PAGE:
In some cases, lncRNA directly interacts with TETs and recruits them to specific targets (Fig. 1a). It was demonstrated that lncRNA Oplr16 binds to the Oct4 promoter, orchestrating the promoter-enhancer loops and then interacts with TET2 by the 3' region of Oplr16 [95]. Similarly, Du et al. identified two motifs in lncRNA Platr10 that interact with Oct4 promoter and TET1 respectively, thus inducing TET1- mediated DNA demethylation at specific site [96]. A research by Zhou et al. suggested that lncRNA TETILA regulates TET2 subcellular localization and enzymatic activity by binding to the DSBH (double-stranded β-helix) domain of TET2 [97]. In acute myeloid leukemia, lncRNA MAGI2-AS3 recruits TET2 to LRIG1 promoter, inducing up-regulation of LRIG1 and inhibition of leukemic stem cell self-renewal [85]. Interestingly, using RNA reverse transcription-associated trap sequencing (RAT-seq) approach to profile genome-wide interaction targets for lncRNAs in mice, a recent study reported that lncRNA Peblr20 recruits TET2 to the enhancer of Pou5F1 and activates the enhancer-transcribed RNAs [98]. Whether a similar mechanism exists in humans especially in cancer development remains uninvestigated.

There is also evidence supporting an indirect model (Fig. 1c), in which lncRNAs recruit TET via GADD45A. It was first reported by Arab et al. that an antisense lncRNA from TCF21 gene locus termed TARID might recruit GADD45A (growth arrest and DNA-damage-inducible, alpha), and GADD45A then recruits TET to the promoter of its partner gene and induce its activation by DNA demethylation [99]. In the following work, the authors further showed that TARID forms an R-loop at the TCF21 promoter to recruit GADD45A [100]. It was speculated that lncRNA PCDHα-AS might function in a similar mechanism to recruit TET3 via GADD45A, driving stochastic promoter choice to establish a neuronal surface identity code for circuit assembly [101]. In colorectal cancer (CRC), lncRNA SATB2-AS1 directly recruits WDR5 and GADD45A, promoting SATB2 transcription by histone modification, as well as DNA demethylation [87], which inhibits cell metastasis and regulates the immune response in CRC. Recently, a database was created, with a comprehensive list of R-loops and their respective regulatory proteins [102], which might serve as a useful resource to identify novel lncRNAs with the potential to recruit GADD45A via formation of R-loops.

LncRNAs repel/ sequestrate DNA methyltransferases

While most of the current reports suggest the DNMT-recruiting role of lncRNAs, some lncRNAs are also shown to repel or sequestrate DNMT to negatively regulate DNA methylation (Fig. 1d and Table 1).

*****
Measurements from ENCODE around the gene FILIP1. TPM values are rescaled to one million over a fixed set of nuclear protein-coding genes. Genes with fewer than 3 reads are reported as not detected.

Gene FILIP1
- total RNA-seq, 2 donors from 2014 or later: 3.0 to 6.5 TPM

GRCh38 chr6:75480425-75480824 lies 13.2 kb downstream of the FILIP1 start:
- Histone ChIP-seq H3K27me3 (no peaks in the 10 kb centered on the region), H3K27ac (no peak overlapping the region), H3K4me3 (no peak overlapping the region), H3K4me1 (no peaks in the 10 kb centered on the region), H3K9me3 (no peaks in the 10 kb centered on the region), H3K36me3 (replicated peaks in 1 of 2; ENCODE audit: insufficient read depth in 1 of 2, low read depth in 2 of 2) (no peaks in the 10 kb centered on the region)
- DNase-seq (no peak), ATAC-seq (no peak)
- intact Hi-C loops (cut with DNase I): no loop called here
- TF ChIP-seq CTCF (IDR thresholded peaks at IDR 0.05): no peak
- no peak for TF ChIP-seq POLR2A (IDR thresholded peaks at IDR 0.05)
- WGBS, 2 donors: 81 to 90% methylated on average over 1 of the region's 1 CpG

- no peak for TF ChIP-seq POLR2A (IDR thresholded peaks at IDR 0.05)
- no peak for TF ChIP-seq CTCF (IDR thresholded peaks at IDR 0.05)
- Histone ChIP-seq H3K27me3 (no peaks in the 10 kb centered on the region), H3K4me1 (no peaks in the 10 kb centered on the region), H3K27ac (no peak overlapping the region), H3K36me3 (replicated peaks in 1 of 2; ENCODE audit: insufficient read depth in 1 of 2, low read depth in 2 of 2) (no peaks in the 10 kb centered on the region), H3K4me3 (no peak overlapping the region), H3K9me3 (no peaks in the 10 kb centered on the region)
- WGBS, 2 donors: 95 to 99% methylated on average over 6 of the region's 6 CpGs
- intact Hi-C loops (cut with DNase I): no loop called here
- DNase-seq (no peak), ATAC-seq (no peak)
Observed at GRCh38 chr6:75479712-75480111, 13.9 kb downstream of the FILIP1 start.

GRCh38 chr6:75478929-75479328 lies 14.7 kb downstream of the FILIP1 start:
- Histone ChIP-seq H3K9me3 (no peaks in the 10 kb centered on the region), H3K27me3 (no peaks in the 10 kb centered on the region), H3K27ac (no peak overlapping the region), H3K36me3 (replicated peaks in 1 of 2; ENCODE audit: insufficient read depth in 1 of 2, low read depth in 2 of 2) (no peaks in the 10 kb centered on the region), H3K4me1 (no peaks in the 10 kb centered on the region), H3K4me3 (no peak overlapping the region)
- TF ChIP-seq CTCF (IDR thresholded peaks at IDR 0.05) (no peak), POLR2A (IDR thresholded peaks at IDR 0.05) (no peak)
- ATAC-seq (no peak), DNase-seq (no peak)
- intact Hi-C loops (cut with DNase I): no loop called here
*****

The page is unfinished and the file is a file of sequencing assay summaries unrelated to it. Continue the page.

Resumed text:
It was first reported by Di Ruscio et al. that a lncRNA arising from the CEBPA gene locus binds to DNMT1 and prevents CEBPA promoter methylation [103]. The lncRNA DBCCR1-003 was reported to function similarly to suppress DBCCR1 promoter methylation by sequestrating DNMT1 and eventually to inhibit cell growth in bladder cancer [69]. In non-small cell lung cancer, lncRNA TTTY15 interacts with DNMT3A and inhibits the binding of DNMT3A to TBX4 promoter, while the lower expression level of TTTY15 is associated with tumor metastasis [70]. In glioblastoma, lncRNA HOTAIRM1 was suggested to interact with several epigenetic factors including DNMT1/3A/3B to sequester them away from HOXA1 promoter [71]. In breast cancer, it was discovered that lncRNA 91H, which is transcribed from the antisense orientation of H19, promotes oncogenesis by masking methylation site on the H19 promoter, inducing the oncogenic H19 overexpression [72].

LncRNAs control SAM/ SAH level to regulate DNMT activity

DNMT catalyzes transmethylation reactions using S-adenosylmethionine (SAM) as the methyl group donor, yielding S-adenosylhomocysteine (SAH) as a by-product, which is also a strong feedback inhibitor of DNMT [6]. In mammals, SAM is biosynthesized by methionine adenosyltransferase (MAT) from ATP and methionine [104], while SAH is reversibly cleaved into adenosine and homocysteine by S-adenosylhomocysteine hydrolase (SAHH, also known as AdoHcy hydrolase, AHCY), which is essential to prevent accumulation of SAH [104], thereby relieving its inhibition to DNMT (Fig. 3).

Fig. 3
figure 3

LncRNAs control SAM/SAH level to regulate DNMT activity. S-adenosylhomocysteine (SAM) is biosynthesized by MAT (methionine adenosyltransferase) and converted to SAH (S-adenosylhomocysteine) by DNMTs. SAH is also a strong feedback inhibitor of DNMTs and it can be cleaved by S-adenosylhomocysteine hydrolase (SAHH). LncRNAs control SAM/SAH level by interacting with MAT or SAHH, and carcinogens such as benzo [a]pyrene (BaP) might enhance the interaction